A $234 million soccer development is in limbo as developers want more city money

Developers of a soccer project in Grandview want more money from the city to help with project costs.
Developers of a soccer project in Grandview want more money from the city to help with project costs. File

Developers of Gateway Sports Village, a $234 million mixed-use project anchored by soccer fields that's been referred to as the biggest development in Grandview, say they're at "the end of our rope" and need $8 million from the city.

That request is on top of a $43 million tax increment financing plan, which uses new property and economic activity taxes generated by the project to reimburse the developers. Grandview approved that plan shortly after Gateway Sports Village was announced in 2016.

Gateway Sports Village would incorporate 15 synthetic turf soccer fields, 540 hotel rooms, 864 multifamily units and 150,000 square feet of retail space on 250 acres at Missouri Highway 150 and Byars Road.

Construction started early in 2017 and an initial phase was to have opened that fall, but work has stalled and the project is now behind schedule.

"The bottom line is they're trying to finalize their financing and they need more help from us," said Valerie Poindexter, a spokeswoman for Grandview.

The project's development team, PG LLC, includes former Kansas City Chiefs player Deron Cherry and former Sporting Kansas City chief operating officer Greg Cotton. PG LLC has a lease agreement with Heartland Soccer Association, a youth soccer administrator in Overland Park, to use the soccer fields.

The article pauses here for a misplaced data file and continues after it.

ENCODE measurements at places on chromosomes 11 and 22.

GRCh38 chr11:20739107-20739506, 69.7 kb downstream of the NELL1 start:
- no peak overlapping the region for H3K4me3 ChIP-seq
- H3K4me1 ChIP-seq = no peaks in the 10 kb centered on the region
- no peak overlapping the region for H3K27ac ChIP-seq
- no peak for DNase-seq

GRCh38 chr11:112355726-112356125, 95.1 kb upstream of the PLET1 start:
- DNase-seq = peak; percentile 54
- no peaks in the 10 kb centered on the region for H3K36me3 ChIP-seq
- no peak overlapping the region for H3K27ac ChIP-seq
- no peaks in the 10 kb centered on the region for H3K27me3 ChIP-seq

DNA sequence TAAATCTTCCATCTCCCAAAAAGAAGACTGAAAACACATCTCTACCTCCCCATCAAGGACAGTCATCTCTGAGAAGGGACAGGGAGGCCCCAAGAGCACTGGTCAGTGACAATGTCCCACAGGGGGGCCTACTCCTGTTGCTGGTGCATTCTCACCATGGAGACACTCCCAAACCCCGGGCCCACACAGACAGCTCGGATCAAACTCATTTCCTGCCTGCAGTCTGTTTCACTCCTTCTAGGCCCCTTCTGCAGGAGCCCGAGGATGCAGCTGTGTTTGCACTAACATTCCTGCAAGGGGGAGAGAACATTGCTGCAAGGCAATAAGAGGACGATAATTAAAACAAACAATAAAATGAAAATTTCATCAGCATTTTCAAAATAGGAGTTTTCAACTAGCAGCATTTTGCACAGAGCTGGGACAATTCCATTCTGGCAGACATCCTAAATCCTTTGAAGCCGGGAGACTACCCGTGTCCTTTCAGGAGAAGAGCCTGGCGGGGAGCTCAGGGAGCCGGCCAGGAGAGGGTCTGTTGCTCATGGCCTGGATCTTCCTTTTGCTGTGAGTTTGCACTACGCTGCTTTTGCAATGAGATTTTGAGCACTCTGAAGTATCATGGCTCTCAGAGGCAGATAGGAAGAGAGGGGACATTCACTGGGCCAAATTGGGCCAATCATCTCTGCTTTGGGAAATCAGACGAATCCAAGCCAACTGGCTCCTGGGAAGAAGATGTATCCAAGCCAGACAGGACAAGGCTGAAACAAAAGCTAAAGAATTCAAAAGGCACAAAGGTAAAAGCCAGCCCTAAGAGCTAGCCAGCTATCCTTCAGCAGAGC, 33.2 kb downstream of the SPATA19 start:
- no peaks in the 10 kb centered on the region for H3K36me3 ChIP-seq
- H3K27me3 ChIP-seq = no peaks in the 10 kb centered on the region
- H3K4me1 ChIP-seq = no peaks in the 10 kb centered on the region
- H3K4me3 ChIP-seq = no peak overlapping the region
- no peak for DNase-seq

Cotton told the Grandview Board of Aldermen at a work session meeting earlier this month that the developers had spent $7 million so far and that banks have been reluctant to lend money to public infrastructure improvements that would support the project. Cotton added that the developers have exhausted their pre-development credit.

"I don't know how I can make that any clearer: We can no longer afford to make those payments as a developer," Cotton told Grandview officials.

PG LLC's $8 million ask is not insignificant in the context of Grandview's budget. Grandview brings in $15 million a year from revenues including property, sales and franchise taxes.

If Grandview borrowed money for the $8 million, annual repayments would be about $600,000 to $700,000 a year, depending on interest rates. That's about half of what Grandview budgets for public works.

Cotton told Grandview officials that other soccer complexes are funded entirely through public money, which he said makes Gateway Sports Village different. The Scheels Overland Park Soccer Complex is funded through a transient guest tax. An under-construction soccer project in Olathe receives some public funding from the city but also involves substantial private investment.

Grandview officials have not yet made a decision on how to respond to PG LLC's request. Grandview city administrator Cemal Umut Gungor declined to comment.